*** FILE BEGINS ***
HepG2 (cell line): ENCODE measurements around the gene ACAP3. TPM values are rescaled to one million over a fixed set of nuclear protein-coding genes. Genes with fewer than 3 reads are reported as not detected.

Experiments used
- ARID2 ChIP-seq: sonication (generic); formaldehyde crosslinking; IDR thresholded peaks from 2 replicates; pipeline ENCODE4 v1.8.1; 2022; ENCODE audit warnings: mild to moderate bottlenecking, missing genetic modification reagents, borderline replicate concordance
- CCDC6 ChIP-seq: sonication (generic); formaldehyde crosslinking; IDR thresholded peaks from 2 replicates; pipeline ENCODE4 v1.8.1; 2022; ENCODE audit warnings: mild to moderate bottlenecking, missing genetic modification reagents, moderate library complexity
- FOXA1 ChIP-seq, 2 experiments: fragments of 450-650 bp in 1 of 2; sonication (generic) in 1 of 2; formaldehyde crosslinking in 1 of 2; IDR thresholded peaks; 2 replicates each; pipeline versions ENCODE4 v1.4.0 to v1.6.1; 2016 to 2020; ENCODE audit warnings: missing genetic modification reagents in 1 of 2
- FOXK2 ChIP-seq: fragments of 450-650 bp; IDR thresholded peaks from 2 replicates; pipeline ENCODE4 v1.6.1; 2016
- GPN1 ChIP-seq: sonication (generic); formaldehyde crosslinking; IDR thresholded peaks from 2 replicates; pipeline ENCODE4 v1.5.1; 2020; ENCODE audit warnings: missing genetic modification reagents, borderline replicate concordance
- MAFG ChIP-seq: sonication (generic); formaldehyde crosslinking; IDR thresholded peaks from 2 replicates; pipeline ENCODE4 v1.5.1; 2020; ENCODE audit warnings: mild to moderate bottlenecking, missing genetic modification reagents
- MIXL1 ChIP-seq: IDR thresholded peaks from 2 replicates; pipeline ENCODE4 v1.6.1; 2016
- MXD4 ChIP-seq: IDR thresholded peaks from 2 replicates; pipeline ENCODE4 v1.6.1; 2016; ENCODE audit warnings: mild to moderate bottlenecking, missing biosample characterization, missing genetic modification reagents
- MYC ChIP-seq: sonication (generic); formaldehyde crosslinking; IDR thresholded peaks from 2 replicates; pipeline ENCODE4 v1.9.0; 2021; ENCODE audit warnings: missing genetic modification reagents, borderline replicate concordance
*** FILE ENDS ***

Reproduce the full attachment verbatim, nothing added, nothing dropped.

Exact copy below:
HepG2 (cell line): ENCODE measurements around the gene ACAP3. TPM values are rescaled to one million over a fixed set of nuclear protein-coding genes. Genes with fewer than 3 reads are reported as not detected.

Experiments used
- ARID2 ChIP-seq: sonication (generic); formaldehyde crosslinking; IDR thresholded peaks from 2 replicates; pipeline ENCODE4 v1.8.1; 2022; ENCODE audit warnings: mild to moderate bottlenecking, missing genetic modification reagents, borderline replicate concordance
- CCDC6 ChIP-seq: sonication (generic); formaldehyde crosslinking; IDR thresholded peaks from 2 replicates; pipeline ENCODE4 v1.8.1; 2022; ENCODE audit warnings: mild to moderate bottlenecking, missing genetic modification reagents, moderate library complexity
- FOXA1 ChIP-seq, 2 experiments: fragments of 450-650 bp in 1 of 2; sonication (generic) in 1 of 2; formaldehyde crosslinking in 1 of 2; IDR thresholded peaks; 2 replicates each; pipeline versions ENCODE4 v1.4.0 to v1.6.1; 2016 to 2020; ENCODE audit warnings: missing genetic modification reagents in 1 of 2
- FOXK2 ChIP-seq: fragments of 450-650 bp; IDR thresholded peaks from 2 replicates; pipeline ENCODE4 v1.6.1; 2016
- GPN1 ChIP-seq: sonication (generic); formaldehyde crosslinking; IDR thresholded peaks from 2 replicates; pipeline ENCODE4 v1.5.1; 2020; ENCODE audit warnings: missing genetic modification reagents, borderline replicate concordance
- MAFG ChIP-seq: sonication (generic); formaldehyde crosslinking; IDR thresholded peaks from 2 replicates; pipeline ENCODE4 v1.5.1; 2020; ENCODE audit warnings: mild to moderate bottlenecking, missing genetic modification reagents
- MIXL1 ChIP-seq: IDR thresholded peaks from 2 replicates; pipeline ENCODE4 v1.6.1; 2016
- MXD4 ChIP-seq: IDR thresholded peaks from 2 replicates; pipeline ENCODE4 v1.6.1; 2016; ENCODE audit warnings: mild to moderate bottlenecking, missing biosample characterization, missing genetic modification reagents
- MYC ChIP-seq: sonication (generic); formaldehyde crosslinking; IDR thresholded peaks from 2 replicates; pipeline ENCODE4 v1.9.0; 2021; ENCODE audit warnings: missing genetic modification reagents, borderline replicate concordance